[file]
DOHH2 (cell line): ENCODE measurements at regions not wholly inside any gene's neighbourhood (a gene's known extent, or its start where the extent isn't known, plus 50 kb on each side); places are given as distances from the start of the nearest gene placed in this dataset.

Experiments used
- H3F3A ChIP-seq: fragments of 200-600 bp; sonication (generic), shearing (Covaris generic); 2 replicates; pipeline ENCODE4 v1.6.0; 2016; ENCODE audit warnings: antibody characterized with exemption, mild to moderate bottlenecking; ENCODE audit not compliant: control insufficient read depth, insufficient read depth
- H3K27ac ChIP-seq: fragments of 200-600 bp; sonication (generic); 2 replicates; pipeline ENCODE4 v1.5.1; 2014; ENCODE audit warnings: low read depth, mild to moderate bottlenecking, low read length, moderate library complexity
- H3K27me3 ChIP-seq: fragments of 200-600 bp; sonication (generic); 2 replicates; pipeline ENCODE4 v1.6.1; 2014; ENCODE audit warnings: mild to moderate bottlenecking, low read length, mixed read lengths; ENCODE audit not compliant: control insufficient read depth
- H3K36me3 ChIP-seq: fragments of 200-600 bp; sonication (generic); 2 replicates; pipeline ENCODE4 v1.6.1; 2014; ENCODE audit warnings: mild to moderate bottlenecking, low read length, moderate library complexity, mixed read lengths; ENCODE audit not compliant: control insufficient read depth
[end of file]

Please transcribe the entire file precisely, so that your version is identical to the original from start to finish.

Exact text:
DOHH2 (cell line): ENCODE measurements at regions not wholly inside any gene's neighbourhood (a gene's known extent, or its start where the extent isn't known, plus 50 kb on each side); places are given as distances from the start of the nearest gene placed in this dataset.

Experiments used
- H3F3A ChIP-seq: fragments of 200-600 bp; sonication (generic), shearing (Covaris generic); 2 replicates; pipeline ENCODE4 v1.6.0; 2016; ENCODE audit warnings: antibody characterized with exemption, mild to moderate bottlenecking; ENCODE audit not compliant: control insufficient read depth, insufficient read depth
- H3K27ac ChIP-seq: fragments of 200-600 bp; sonication (generic); 2 replicates; pipeline ENCODE4 v1.5.1; 2014; ENCODE audit warnings: low read depth, mild to moderate bottlenecking, low read length, moderate library complexity
- H3K27me3 ChIP-seq: fragments of 200-600 bp; sonication (generic); 2 replicates; pipeline ENCODE4 v1.6.1; 2014; ENCODE audit warnings: mild to moderate bottlenecking, low read length, mixed read lengths; ENCODE audit not compliant: control insufficient read depth
- H3K36me3 ChIP-seq: fragments of 200-600 bp; sonication (generic); 2 replicates; pipeline ENCODE4 v1.6.1; 2014; ENCODE audit warnings: mild to moderate bottlenecking, low read length, moderate library complexity, mixed read lengths; ENCODE audit not compliant: control insufficient read depth